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Acknowledgements Many people have contributed their time and experience to th is work. I thank them for their dedication and especially thei r patience. They ar e Christine Kranenburg, Carrie Wall, Jesse Lewis, Judd Taylor, Brock Murch, Remy Luerssen, Dr. Chuanmin Hu, Dr. Luis Garcia-Rubio, Dr. Chris Moses, Zhiqiang Chen, Digna Rueda, Dr. Paul Zandbergen, Damaris Torres-Pulliza, Inia So to, and Laura Lorenzoni. I also thank Vembu Subramanian, Jeff Scudder, Cliff Merz, Rick Cole, and Jay Law for their support and expertise with ocean/met systems. I w ould especially like to thank Dr. Steve Morey for sharing his knowledge and experience of the NCOM, without which, much of this work would not have been possible. I must also thank my fiance, Susan, for her support and understanding over the past two years. This work was funded by NOAA grant number EA133R-05-SE-5280.

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Note to the reader: The orig inal document contains color which is necessary to fully understand some figures. The original manuscript is on file with the USF library in Tampa, FL.

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i Table of Contents List of Tables iii List of Figures iv Abstract v Introduction 1 Historical Tsunamis in the IAS Region 2 The Caribbean and Surrounding Tectonic Plates 3 Tsunamigenic Earthquakes 4 Tsunamigenic Submarine Slides, Slumps and Landslides 5 Tsunamigenic Volcanic Events 6 Sea Level Gauges in the Caribbean and Adjacent Regions 8 Methods 9 Creation of Tsunamigenic Events List 9 Determination of IAS Tsunamigenic Potential 16 Modeling 18 Bathymetry 19 Initial conditions 19 Determination of Coastal Grid Po ints (CGP), Population Data Incorporation, and Time Series Analysis 21 Sea Level Gauge Location Determination 25 Location Priority for Coastal Sea Level Gauges 26 Results and Discussion 28 Modeling Validity 28 Tsunami Travel Time and IAS Coastline Vulnerability 29 Sea level Gauge Location Priority 31 Operational Sea Level Gauges in the Caribbean 33 Conclusions and Recommendations 36 References 38 Bibliography 44 Appendices 46 Appendix A: A Note on Dry Cell Issues and Bathymetry Alterations 47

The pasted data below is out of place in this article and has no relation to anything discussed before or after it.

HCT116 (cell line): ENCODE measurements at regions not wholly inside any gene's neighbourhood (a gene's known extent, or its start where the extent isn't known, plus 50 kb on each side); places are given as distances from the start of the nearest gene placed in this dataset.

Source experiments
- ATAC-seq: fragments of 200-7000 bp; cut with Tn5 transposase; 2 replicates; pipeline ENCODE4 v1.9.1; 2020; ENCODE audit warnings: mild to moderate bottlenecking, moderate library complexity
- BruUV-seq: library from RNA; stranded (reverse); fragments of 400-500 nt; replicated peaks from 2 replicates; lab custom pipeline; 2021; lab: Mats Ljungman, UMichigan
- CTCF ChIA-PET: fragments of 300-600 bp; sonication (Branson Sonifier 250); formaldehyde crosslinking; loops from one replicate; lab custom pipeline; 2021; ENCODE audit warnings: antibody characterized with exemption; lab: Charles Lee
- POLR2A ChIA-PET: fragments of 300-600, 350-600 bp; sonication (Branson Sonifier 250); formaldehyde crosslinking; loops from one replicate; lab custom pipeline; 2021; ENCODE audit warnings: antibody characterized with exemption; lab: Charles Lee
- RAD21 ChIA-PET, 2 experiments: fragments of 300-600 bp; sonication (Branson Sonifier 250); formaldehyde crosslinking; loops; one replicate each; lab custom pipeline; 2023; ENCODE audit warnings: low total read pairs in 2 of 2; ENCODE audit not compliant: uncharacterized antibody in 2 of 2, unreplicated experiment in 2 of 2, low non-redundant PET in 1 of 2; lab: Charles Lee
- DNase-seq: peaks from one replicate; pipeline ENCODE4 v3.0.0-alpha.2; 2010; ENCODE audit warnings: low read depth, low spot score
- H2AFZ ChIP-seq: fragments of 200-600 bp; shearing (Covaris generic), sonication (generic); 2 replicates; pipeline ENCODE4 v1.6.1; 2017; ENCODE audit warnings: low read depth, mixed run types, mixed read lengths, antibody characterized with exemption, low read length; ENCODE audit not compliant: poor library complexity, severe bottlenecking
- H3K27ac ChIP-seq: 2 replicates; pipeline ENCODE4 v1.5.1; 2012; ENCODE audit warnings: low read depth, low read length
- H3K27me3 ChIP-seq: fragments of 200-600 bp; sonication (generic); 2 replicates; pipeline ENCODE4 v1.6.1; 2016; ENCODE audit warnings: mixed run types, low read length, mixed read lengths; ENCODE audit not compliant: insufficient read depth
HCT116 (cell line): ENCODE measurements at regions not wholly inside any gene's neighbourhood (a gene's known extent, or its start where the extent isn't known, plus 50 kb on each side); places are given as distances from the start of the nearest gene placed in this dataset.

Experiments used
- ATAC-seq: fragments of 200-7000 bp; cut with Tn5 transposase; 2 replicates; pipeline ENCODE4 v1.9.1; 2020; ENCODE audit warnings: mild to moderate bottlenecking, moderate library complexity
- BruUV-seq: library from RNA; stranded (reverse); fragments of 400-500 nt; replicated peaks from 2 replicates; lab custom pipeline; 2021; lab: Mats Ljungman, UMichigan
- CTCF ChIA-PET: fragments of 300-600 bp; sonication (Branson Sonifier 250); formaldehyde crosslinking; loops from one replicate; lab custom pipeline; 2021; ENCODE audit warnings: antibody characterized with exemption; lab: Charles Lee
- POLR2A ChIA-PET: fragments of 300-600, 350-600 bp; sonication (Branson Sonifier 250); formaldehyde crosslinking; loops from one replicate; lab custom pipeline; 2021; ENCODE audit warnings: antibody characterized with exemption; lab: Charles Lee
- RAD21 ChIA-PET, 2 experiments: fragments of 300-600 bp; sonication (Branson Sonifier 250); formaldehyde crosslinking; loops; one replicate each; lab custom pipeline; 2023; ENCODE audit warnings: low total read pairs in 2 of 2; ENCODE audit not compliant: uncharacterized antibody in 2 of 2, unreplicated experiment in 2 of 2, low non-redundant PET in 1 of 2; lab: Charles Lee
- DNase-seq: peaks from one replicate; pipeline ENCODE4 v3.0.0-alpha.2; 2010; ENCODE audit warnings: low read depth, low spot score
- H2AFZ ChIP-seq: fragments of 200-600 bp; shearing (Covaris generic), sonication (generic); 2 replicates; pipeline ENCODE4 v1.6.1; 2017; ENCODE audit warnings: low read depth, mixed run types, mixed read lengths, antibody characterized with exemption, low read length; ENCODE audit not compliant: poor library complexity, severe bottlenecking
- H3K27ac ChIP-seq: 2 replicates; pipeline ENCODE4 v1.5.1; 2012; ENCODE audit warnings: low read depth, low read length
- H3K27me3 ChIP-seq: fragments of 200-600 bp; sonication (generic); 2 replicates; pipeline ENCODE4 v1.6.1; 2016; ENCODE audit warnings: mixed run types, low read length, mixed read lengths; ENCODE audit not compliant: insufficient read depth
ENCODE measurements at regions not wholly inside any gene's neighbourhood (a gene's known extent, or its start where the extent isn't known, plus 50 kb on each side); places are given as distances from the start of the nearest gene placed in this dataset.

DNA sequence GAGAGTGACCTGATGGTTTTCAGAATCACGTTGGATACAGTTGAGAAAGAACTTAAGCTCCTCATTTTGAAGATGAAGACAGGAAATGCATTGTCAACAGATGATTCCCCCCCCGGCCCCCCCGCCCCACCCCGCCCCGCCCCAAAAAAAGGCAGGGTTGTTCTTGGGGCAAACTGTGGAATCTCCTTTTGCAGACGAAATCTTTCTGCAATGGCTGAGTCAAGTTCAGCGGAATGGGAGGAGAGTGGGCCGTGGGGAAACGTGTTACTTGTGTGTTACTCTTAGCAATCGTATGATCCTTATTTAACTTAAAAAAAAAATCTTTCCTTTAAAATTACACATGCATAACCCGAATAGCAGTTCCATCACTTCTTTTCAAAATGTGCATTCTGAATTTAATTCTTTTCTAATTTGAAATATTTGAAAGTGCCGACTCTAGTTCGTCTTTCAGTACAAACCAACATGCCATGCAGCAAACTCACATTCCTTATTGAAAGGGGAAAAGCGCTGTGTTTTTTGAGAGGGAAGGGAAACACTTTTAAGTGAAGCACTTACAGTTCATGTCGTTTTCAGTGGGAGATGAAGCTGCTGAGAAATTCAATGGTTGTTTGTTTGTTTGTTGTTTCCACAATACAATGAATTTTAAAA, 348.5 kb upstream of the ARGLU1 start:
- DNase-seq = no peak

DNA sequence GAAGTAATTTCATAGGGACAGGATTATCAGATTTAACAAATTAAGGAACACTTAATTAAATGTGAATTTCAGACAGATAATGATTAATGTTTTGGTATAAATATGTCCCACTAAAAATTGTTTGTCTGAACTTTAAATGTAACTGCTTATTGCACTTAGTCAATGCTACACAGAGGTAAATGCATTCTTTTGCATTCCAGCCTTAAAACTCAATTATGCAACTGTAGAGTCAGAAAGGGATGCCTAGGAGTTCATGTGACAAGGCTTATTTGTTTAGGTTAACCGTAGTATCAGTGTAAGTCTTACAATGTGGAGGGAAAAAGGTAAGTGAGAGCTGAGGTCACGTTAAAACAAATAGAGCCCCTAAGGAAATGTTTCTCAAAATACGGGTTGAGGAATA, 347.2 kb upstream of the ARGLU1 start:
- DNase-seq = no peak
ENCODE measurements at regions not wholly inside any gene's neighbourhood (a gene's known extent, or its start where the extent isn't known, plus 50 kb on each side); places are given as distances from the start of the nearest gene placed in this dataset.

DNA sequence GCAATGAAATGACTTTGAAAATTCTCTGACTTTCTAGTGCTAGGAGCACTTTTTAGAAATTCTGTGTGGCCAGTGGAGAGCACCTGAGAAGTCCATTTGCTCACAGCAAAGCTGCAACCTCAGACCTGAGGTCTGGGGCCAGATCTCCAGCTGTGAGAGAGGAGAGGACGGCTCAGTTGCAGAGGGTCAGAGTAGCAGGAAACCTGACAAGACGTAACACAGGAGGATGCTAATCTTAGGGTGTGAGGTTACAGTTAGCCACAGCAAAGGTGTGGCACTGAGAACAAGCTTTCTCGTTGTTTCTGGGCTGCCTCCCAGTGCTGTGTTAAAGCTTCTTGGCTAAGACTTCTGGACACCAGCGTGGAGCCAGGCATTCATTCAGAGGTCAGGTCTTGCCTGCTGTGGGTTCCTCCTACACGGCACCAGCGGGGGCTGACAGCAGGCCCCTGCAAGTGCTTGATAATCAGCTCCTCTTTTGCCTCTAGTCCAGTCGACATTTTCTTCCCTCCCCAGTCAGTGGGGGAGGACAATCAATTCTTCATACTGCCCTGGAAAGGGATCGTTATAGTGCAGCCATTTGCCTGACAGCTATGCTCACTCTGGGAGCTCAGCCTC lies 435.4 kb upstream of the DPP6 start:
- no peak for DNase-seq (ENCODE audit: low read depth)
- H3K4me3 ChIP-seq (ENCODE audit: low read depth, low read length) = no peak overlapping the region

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ii Appendix B: Initial Condition and NC OM Parameter Options Experiments 48 Introduction 48 Methods 48 Results and Discussion 49 Surface field output interval 49 Integration time step 49 Initial amplitude and e-folding radius 50 Seafloor roughness 51 Total run time 51 Appendix C: Travel Time Post Processing Experiments 52 Introduction 52 Methods and Discussion 52 Appendix D: Isochron / NCOM Travel Time Comparison Tests 56 Introduction 56 Methods 56 Results and Discussion 57 Appendix E: Travel Time Verification Study 58 Introduction 58 Results and Discussion 58 Aguadilla 58 Mayagez 58 Boqueron 59 Conclusion 60

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iii List of Tables Table 1. List of modeled even ts, ordered chronologically 11 Table 2. Weight assignments to the tsunamigenic event source map 16 Table 3. Sensitivity test results summary 20 Table 4. List of populati on and tourist centers 23 Table 5. Decision rank matrix 32 Table 6. List of initial sea level ga uge locations recommend for a tsunami warning system 32 Table B1. Time series analysis locations 48 Table B2. Values used in se nsitivity experiments 1-10 48